Research Interests

Topics: Personalization, Recommendation Systems, Digital Marketing, Marketing Analytics

Methodologies: Bayesian Econometrics, Machine Learning, Multi-Armed Bandits

Research Projects

Real-Time Personalization in Dynamic Environments (Job Market Paper)

with Bas Donkers and Dennis Fok

Under review

Best Paper Award in the PhD track at Marketing Dynamics Conference (2022)

-  Amazon Research Award (Amazon Advertising, 2022)

Abstract: Real-time personalization engines help find the optimal offer to provide to specific customers. They thereby enable effective customization in E-commerce. Yet, the development of such engines is not trivial. It remains challenging to optimize an offer strategy in real time, especially in a dynamic environment where the set of available offers varies over time.  The complexity is further enhanced when trying to utilize situational information next to customer characteristics. We provide an easy-to-implement personalization engine to quickly learn, and serve, optimal context-dependent offers in a situation where the offer set may change over time. We formalize this personalization problem in the multi-armed bandit framework, and propose a new contextual bandit algorithm boosted by the particle filtering estimation technique. Our method allows firms to flexibly introduce new personalized offers, calibrate their impact using prior knowledge from historical data and rapidly update these prior beliefs as new information arrives. With an application to news-article recommendation, we show that, relative to state-of-the-art competing methods, the proposed method improves lift in click-through-rate and is computationally efficient.

Model-Learning Bandits for Personalization

with Bas Donkers and Dennis Fok

Manuscript in preparation

Abstract: Personalization strategies often build on a large set of customer-specific and/or contextual variables to optimally select among many available marketing actions. Contextual multi-armed bandit algorithms can help marketers to adaptively select optimal customized actions. However, conventional contextual bandit algorithms usually consider only a small set of variables, while in real-world problems there are many potentially relevant variables. Exploration is beneficial to identify relevant variables, yet, when faced with a surplus of variables, examining the impacts of all variables can lead to over-exploration and thus inefficiency. To address this challenge, it becomes crucial to leverage an adaptive modeling approach to support the exploration process and to effectively resolve the uncertainty in variable selection. We propose a new approach using variable selection techniques to learn both the optimal model specification and the action-selection strategy. We enhance model interpretability via feature decomposition, to effectively identify both irrelevant and relevant factors. Among relevant factors, we discern between two types: common factors, which have the same influence on consumer behavior for all actions, and hence do not impact the personalized policy, and action-specific factors, whose impact differs across the possible actions and hence do affect the policy. Our method allows firms to run cost-efficient and interpretable bandit algorithms with high-dimensional contextual data.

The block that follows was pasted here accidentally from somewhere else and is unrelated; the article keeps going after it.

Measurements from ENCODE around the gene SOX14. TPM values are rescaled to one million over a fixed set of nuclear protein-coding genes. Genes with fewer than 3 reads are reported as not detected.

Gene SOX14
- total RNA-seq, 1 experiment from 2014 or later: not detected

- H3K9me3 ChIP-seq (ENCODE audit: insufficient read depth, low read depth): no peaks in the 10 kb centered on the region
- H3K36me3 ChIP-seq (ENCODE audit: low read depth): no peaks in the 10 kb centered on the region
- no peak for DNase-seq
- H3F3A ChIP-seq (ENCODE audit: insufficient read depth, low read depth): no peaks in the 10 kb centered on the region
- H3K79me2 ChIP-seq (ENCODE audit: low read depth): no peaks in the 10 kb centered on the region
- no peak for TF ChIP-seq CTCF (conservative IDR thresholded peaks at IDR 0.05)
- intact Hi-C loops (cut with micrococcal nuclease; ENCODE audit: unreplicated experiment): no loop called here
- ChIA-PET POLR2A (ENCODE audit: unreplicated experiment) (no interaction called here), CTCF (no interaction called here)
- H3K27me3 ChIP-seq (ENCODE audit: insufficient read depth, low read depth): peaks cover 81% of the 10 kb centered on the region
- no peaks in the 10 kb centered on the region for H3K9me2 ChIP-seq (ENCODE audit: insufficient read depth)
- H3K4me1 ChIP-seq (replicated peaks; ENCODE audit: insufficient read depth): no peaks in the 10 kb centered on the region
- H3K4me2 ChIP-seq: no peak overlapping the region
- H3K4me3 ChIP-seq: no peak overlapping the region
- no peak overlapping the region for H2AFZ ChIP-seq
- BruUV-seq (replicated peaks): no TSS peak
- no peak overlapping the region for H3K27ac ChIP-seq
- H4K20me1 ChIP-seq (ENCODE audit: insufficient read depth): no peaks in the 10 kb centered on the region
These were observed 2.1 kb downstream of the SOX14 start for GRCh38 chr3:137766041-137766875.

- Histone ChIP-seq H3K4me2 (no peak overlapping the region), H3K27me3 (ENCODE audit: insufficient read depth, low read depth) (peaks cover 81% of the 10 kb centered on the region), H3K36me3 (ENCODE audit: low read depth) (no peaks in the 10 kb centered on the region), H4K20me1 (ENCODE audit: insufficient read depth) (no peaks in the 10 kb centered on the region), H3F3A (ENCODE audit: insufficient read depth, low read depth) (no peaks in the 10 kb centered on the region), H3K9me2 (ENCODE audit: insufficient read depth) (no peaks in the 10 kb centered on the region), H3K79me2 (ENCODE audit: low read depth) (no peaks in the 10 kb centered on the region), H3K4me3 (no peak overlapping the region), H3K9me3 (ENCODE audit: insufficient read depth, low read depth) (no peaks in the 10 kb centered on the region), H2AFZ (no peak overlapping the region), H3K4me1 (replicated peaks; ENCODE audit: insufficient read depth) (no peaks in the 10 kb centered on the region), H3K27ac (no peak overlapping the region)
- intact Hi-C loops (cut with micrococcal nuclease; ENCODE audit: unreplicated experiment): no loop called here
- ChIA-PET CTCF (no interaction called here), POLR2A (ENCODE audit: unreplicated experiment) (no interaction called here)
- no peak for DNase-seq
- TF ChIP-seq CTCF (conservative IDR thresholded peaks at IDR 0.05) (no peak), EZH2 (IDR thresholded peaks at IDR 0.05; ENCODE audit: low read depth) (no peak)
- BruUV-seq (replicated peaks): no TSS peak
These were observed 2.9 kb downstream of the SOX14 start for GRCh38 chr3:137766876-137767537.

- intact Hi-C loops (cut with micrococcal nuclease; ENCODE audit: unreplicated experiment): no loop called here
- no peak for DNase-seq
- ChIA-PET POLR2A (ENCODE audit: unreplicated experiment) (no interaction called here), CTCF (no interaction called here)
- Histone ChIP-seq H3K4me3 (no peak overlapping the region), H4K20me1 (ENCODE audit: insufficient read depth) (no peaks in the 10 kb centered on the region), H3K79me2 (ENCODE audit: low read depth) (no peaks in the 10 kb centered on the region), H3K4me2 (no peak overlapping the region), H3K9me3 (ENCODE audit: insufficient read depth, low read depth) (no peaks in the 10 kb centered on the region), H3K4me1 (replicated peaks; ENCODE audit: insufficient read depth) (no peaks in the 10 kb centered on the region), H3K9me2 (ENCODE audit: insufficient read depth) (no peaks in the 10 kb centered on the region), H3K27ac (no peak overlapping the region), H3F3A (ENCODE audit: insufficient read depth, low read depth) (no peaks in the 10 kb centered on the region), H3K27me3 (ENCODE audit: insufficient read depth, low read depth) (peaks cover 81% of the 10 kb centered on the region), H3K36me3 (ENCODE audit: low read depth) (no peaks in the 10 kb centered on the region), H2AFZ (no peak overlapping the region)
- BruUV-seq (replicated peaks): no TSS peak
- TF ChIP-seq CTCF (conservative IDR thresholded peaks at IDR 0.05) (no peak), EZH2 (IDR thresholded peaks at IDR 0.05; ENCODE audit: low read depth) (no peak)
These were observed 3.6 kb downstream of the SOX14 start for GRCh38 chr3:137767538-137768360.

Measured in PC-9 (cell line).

Optimal Targeting with Multi-Faceted and Time-Varying Rewards

Data analysis in progress

Abstract: In a changing world, marketers need to continuously monitor the effectiveness of their marketing campaigns. A campaign that may work well at first, may have adverse effects later on due to factors such as changes in competitors’ strategies or due to seasonality. This is even more important in personalized strategies that exploit relations between customer characteristics and the potential outcomes. Shifts in these relations affect the optimal personalized actions and their profitability. We document such time-varying effects of personalized promotions in the context of telecommunication marketing campaigns over a span of 5 months and next develop a personalization policy to accommodate such non-stationary reward distributions. A second innovation is that we integrate potential unintended side effects into the objective function of the policy optimization. A personalized policy optimized for one objective may potentially harm another objective. For instance, we find that a personalized policy designed for incentivizing contract renewal shows a 3.5% uplift in renewal success, but also leads to a 0.06% increase in churn rate, compared to a control policy. Our integrated approach optimally trades off performance across both dimensions.

Pre-PhD Publication

"Beyond Cultural Barriers in Interprovincial Migration: Information Communication and Identity Recognition," China Economic Quarterly, 2021, 21(5), 1691-1710 (paper in Chinese)

with Zhongda Li and Jianhao Lin